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America's Debt to Populists

Stephen Mihm, an associate professor of history at the University of Georgia, is a contributor to the Bloomberg View. Follow him on Twitter at @smihm.
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Their high poll numbers notwithstanding, few people believe that Donald Trump, Ben Carson or Bernie Sanders will capture their parties’ nominations, much less win the general election. If these populists eventually fall by the wayside, will their early dominance of the race be remembered as more than a historical footnote?

At first glance, footnote status appears to have been the fate of many of their insurgent 19th-century predecessors: the men and women who ultimately formed the People’s Party, or Populists. These reformers made a concerted bid for the White House in 1896, nominating William Jennings Bryan. He was trounced by William McKinley, and the People’s Party soon vanished from the political scene.

But that may well be a shortsighted parallel. While the Populists evaporated after 1896, significant portions of their platform survived. A subsequent generation of reformers implemented many of the reforms that were deeply controversial when first proposed. The historian Charles Postel, who has written a sympathetic portrayal of the movement, put it well when he wrote, “By a turn of fate, Populism proved far more successful dead than alive.”

When the Populists met in 1892 and drafted what became known as the Omaha Platform, their demands contained a number of changes that never would come to pass. For example, they wanted silver to be a substantial component of the monetary supply. Instead, the U.S. adopted the gold standard in 1900. Likewise, they demanded that the nation’s telegraph, telephone and railroad networks be nationalized. Nothing of the sort happened, unless you count the creation of Amtrak in 1971.

But many other Populist proposals were later reincarnated in altered form.

The party’s Omaha Platform contained the idea of a graduated income tax to replace the protective tariffs that had long served as the federal government’s main source of revenue. The reaction in much of the mainstream press was hostile and contemptuous. In 1895, the Chicago Tribune denounced the plans of the “scatterbrain Kansas Populists” to “levy a graduated income tax,” which it said would be designed for “the purpose of confiscating large incomes speedily.”

That was the consensus in the 1890s, and although Populists and their allies in the Democratic Party managed to secure the passage of an income tax in 1894, the Supreme Court declared it unconstitutional the following year.  

But the idea never died. In 1913, after a series of state-level battles, the U.S. ratified the 16th Amendment, legalizing the income tax. Congress passed the Revenue Act of 1913. The same legislation also implemented another plank of the Populist Party, and significantly reduced tariff duties.

That was hardly the Populist Party’s only accomplishment from beyond the grave. One of its hobbyhorses was reform of the political process: they advocated for women’s suffrage; the adoption of the “secret ballot,” to shield citizens from coercion at the voting booth; direct election of senators, and the use of statewide referendums and initiatives to settle vexed political questions. All of these became law after 1896.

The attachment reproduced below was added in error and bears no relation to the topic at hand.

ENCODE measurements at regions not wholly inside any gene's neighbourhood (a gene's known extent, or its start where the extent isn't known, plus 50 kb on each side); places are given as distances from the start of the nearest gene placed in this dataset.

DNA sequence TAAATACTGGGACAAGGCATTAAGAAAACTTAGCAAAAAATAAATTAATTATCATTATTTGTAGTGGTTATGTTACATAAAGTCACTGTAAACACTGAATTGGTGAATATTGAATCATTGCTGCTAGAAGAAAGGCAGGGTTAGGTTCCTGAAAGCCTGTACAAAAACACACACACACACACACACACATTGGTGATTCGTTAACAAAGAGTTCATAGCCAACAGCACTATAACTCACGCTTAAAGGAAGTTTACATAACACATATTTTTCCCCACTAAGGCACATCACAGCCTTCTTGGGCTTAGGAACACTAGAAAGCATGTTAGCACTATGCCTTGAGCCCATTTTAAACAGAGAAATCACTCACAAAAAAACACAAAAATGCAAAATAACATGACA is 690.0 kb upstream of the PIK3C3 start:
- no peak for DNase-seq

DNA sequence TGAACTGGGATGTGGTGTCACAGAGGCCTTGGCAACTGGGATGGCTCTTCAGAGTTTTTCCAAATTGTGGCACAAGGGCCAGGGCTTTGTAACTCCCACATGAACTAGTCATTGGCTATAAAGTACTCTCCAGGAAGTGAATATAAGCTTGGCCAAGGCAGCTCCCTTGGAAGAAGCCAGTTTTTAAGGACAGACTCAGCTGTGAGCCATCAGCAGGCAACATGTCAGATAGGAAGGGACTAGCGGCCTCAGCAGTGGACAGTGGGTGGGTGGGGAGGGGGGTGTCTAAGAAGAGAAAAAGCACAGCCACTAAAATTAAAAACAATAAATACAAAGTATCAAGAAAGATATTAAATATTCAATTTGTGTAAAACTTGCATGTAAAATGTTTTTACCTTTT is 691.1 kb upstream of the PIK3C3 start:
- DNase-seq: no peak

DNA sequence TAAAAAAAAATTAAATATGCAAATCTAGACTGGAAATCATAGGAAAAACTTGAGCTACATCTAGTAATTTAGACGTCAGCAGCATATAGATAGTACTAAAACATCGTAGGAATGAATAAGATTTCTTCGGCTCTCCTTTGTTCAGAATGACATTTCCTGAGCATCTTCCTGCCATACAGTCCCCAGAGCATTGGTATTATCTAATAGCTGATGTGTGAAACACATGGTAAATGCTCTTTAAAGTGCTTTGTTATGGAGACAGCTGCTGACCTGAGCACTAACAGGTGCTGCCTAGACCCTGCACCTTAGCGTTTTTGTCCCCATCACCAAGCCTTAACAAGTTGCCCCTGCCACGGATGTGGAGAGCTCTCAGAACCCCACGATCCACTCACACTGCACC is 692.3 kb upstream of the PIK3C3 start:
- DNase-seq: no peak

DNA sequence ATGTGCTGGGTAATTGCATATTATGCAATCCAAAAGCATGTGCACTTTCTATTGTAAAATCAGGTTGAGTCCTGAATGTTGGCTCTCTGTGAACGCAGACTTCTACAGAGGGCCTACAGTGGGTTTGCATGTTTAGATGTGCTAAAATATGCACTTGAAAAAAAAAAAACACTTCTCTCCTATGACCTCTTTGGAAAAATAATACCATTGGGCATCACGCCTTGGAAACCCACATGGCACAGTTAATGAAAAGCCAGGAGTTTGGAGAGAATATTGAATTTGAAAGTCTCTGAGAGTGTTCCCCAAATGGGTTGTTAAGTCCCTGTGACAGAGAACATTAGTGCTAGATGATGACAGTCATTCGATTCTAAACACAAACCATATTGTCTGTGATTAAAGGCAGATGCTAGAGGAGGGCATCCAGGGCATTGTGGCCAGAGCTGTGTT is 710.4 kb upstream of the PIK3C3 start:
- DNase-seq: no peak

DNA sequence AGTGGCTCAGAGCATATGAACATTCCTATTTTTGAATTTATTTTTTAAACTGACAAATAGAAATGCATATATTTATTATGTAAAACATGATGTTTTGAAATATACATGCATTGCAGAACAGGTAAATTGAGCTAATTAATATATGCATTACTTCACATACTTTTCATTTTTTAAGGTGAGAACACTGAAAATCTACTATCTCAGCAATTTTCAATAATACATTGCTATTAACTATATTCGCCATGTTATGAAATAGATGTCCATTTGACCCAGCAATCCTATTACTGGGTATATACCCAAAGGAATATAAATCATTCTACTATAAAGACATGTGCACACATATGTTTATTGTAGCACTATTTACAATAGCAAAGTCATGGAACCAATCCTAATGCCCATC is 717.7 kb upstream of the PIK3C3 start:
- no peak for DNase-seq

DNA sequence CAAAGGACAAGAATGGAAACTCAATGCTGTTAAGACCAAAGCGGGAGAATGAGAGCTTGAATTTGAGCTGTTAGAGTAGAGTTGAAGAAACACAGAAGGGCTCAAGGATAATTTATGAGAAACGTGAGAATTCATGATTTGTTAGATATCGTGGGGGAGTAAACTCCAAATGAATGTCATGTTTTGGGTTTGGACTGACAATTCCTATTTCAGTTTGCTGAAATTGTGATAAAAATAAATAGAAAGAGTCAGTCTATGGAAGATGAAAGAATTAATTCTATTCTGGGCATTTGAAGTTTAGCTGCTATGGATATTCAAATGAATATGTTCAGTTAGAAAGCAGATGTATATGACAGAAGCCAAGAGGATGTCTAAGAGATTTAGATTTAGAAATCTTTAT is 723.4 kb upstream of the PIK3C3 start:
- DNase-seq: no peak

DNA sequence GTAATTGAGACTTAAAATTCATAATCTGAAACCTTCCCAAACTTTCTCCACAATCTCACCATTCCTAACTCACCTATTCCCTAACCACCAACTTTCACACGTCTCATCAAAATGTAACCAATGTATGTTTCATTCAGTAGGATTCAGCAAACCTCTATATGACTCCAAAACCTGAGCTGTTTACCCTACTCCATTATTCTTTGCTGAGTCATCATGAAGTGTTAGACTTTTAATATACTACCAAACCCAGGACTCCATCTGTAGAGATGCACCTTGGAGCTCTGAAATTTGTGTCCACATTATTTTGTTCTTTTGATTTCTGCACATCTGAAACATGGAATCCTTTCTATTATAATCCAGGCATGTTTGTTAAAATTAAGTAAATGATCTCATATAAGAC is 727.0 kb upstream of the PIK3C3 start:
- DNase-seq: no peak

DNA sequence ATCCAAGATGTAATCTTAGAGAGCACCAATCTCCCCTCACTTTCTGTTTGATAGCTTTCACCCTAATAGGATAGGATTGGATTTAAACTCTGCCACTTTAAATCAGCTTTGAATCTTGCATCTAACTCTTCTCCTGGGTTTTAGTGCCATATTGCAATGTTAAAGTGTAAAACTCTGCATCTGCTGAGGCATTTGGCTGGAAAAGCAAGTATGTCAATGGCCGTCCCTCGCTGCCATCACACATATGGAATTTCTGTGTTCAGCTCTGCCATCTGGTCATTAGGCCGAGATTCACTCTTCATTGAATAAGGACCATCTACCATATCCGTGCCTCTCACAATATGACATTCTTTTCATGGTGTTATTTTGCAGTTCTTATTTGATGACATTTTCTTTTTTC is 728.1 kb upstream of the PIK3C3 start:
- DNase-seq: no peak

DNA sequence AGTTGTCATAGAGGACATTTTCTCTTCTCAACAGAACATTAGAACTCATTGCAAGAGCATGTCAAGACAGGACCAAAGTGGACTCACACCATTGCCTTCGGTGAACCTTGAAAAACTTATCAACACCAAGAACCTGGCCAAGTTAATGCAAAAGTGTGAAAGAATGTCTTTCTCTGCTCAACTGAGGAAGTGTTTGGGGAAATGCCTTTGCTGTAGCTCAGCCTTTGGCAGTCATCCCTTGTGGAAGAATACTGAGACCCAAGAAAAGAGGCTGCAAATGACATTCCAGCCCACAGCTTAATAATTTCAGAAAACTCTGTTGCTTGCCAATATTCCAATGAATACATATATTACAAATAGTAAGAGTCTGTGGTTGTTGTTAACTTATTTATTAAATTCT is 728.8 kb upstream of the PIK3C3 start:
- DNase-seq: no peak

And what of the Populist demand -- articulated in the Omaha Platform -- for a “national currency, safe, sound, and flexible, and issued by the general government only, a full legal tender, for all debts public and private”? It never came to pass as they imagined, but the Federal Reserve Act of 1913 arguably answered many of these demands, even if some of the surviving Populists -- like some of their present-day heirs -- viewed the Fed with suspicion.

“It is interesting to note,” the historian John Hicks wrote in 1931, “that since the Populists were condemned as lunatics for holding such views, legislation has been adopted that, while by no means going the full length of an irredeemable paper currency, does seek to accomplish the ends that the Populists hand in mind.” (In 1933, President Franklin D. Roosevelt went the rest of the way, taking the U.S. off the gold standard.)

The list goes on. The eight-hour workday? Populists demanded it in the 1890s; a new generation of reformers managed to secure the first federal legislation mandating an eight-hour-workday (for railroad workers) in the Adamson Act, passed in 1916, which paved the way for later, comprehensive laws stipulating an eight-hour workday.

Populists also pushed the creation of a system of government sub treasuries, or warehouses, where farmers could store their products -- and use them as collateral for loans -- while they awaited better prices. The idea went nowhere in the 1890s because it seemed like a radical expansion of the federal government. But in 1916, Congress passed the Warehouse Act, which implemented a remarkably similar system of storage facilities and provisions for loans to farmers.

Which brings us back to the politicians on the left and right now channeling the spirit of the Populists. None of them is likely to be making policy from the White House next year, but don’t be surprised if some of their more radical proposals one day become law.

(This is the last of two parts. Read Part 1.)

This column does not necessarily reflect the opinion of the editorial board or Bloomberg LP and its owners.

To contact the author of this story:
Stephen Mihm at smihm1@bloomberg.net

To contact the editor responsible for this story:
Max Berley at mberley@bloomberg.net